"I knew that I needed help. Therapy even now is not very widely available on the NHS; it's very difficult to get. Going private is very expensive."
The association's lawyers initially denied liability for the abuse on a number of grounds, including claims that it had no legal obligation to pay compensation because scouting was a "desirable activity" - a legal definition originally designed to protect organisations from spurious health and safety claims - and the scoutmaster was not an employee.
But the BBC understands the association forced the scoutmaster to resign in the mid 1980s after reports of inappropriate behaviour with scout members. The police were not told of the allegations until people alleging abuse came forward a decade later.
The Scout Association said that the fact that the abuser was not reported to the police was "an inappropriate and unacceptable response to that situation", but added: "It was an extremely rare incidence."
But it is not the only case where the Scout Association knew of abuse allegations but did not inform the police.
Martyn Tucker, a former scoutmaster who admitted 26 sex offences against boys in the 1960s and 1970s, was jailed for 12 years in May.
During its investigation, North Wales Police uncovered an internal file on the allegations from the Scout Association's headquarters, including statements from a number of boys made at the time that had not been passed on to the police.
Following the sentencing of Martyn Tucker, the association announced plans to review his case. It said the review had concluded that it "should have actively referred the issue to the appropriate statutory authorities".
"Those who decided not to report Tucker to the police are no longer involved in the Scout movement," it added.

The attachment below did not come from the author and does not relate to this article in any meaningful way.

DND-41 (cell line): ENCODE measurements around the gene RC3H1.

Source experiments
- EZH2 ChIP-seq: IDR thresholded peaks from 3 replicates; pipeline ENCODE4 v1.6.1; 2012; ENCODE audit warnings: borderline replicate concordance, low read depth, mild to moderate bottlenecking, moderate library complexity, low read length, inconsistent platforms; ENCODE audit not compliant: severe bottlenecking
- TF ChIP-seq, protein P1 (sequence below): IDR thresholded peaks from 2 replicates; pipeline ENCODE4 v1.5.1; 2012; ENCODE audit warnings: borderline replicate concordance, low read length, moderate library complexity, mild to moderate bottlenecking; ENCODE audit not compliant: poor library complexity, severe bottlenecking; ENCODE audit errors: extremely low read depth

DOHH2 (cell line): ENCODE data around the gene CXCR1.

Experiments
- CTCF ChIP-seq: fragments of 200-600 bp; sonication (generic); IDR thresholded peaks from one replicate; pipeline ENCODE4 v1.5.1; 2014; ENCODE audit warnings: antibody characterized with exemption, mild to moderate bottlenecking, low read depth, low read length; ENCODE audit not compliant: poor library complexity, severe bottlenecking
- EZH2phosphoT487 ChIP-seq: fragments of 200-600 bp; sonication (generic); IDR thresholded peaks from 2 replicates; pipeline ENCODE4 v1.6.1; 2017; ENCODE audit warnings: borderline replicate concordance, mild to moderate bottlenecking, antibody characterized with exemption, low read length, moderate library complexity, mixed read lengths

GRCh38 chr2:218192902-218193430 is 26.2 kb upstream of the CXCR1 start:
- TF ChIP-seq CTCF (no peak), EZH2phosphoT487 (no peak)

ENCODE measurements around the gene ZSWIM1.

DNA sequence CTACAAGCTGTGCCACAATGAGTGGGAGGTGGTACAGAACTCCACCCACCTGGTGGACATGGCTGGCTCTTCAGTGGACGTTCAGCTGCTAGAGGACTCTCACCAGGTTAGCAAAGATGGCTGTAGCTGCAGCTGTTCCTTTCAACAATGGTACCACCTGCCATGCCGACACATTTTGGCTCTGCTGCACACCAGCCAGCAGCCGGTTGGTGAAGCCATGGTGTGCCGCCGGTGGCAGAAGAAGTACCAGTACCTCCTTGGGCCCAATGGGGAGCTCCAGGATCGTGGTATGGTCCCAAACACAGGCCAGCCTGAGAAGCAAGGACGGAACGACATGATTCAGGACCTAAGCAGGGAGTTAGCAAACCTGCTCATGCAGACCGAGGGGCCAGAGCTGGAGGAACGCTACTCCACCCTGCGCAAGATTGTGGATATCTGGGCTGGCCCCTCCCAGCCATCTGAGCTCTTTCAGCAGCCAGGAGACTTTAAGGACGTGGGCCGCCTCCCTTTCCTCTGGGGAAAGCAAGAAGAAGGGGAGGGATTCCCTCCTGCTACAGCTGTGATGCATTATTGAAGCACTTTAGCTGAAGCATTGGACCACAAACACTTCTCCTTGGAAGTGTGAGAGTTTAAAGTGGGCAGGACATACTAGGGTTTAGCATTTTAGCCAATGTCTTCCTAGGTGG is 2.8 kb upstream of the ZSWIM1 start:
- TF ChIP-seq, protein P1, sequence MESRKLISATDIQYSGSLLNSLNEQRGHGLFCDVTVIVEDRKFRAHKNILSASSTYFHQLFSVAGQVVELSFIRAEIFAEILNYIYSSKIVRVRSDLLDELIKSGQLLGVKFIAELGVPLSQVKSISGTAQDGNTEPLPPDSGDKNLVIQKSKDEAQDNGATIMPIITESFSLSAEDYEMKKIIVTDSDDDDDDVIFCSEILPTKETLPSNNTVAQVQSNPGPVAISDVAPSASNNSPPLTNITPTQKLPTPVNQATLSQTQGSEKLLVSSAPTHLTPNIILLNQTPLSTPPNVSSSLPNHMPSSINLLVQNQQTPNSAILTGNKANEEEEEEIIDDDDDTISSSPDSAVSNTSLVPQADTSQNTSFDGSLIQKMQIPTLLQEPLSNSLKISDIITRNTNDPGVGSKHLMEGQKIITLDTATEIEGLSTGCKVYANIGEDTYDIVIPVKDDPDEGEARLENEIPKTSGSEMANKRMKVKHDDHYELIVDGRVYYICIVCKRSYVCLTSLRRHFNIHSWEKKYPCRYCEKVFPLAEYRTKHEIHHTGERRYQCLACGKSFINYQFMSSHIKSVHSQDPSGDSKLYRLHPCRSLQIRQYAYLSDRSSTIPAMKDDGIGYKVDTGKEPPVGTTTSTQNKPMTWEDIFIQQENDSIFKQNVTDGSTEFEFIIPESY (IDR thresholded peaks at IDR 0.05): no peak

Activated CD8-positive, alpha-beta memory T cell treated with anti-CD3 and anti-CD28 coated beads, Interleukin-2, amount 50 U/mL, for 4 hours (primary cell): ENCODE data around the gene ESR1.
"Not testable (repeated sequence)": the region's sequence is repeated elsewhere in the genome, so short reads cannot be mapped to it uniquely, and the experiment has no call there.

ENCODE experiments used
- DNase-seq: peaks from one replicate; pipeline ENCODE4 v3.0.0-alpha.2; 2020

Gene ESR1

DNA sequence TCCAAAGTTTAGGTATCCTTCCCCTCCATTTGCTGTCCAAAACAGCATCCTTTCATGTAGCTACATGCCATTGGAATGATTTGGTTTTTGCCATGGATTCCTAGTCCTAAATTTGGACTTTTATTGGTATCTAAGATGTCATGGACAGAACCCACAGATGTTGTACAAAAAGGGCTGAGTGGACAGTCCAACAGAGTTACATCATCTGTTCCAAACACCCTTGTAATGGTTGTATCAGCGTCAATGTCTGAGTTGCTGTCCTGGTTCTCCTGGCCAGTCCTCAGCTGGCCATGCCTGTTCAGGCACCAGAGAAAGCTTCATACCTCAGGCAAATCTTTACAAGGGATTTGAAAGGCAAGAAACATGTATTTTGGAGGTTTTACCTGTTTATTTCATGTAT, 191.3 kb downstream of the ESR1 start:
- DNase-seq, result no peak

The association says records of abuse complaints are held, but not in the form of a series of files.
"Before the advent of computers, we operated a paper based reference system designed to prevent those who sought to harm young people from becoming volunteers with the movement.
"This system, which goes back to the early days of the movement, was not a series of files detailing incidents of abuse. It was a precursor to CRB checks and was instead used to log all complaints that were made about adult Scout volunteers - these ranged from complaints made about volunteers wearing the incorrect uniform to volunteers swearing in front of Scouts.
"This system was also used as a means of lodging complaints about abuse within Scouting."
It said that all adults had been required to report suspected cases of abuse to the police for the last 20 years.
Elfyn Llwyd, MP for Dwyfor Meirionnydd, said that if the records of abuse complaints were not published there should be a public inquiry.
"If the scouting movement change their mind and if they're prepared to release all the information, all well and good. But if not, an inquiry is demanded because that's the only way we'll get to the root of the problem and that's the only way people who have suffered will be given justice."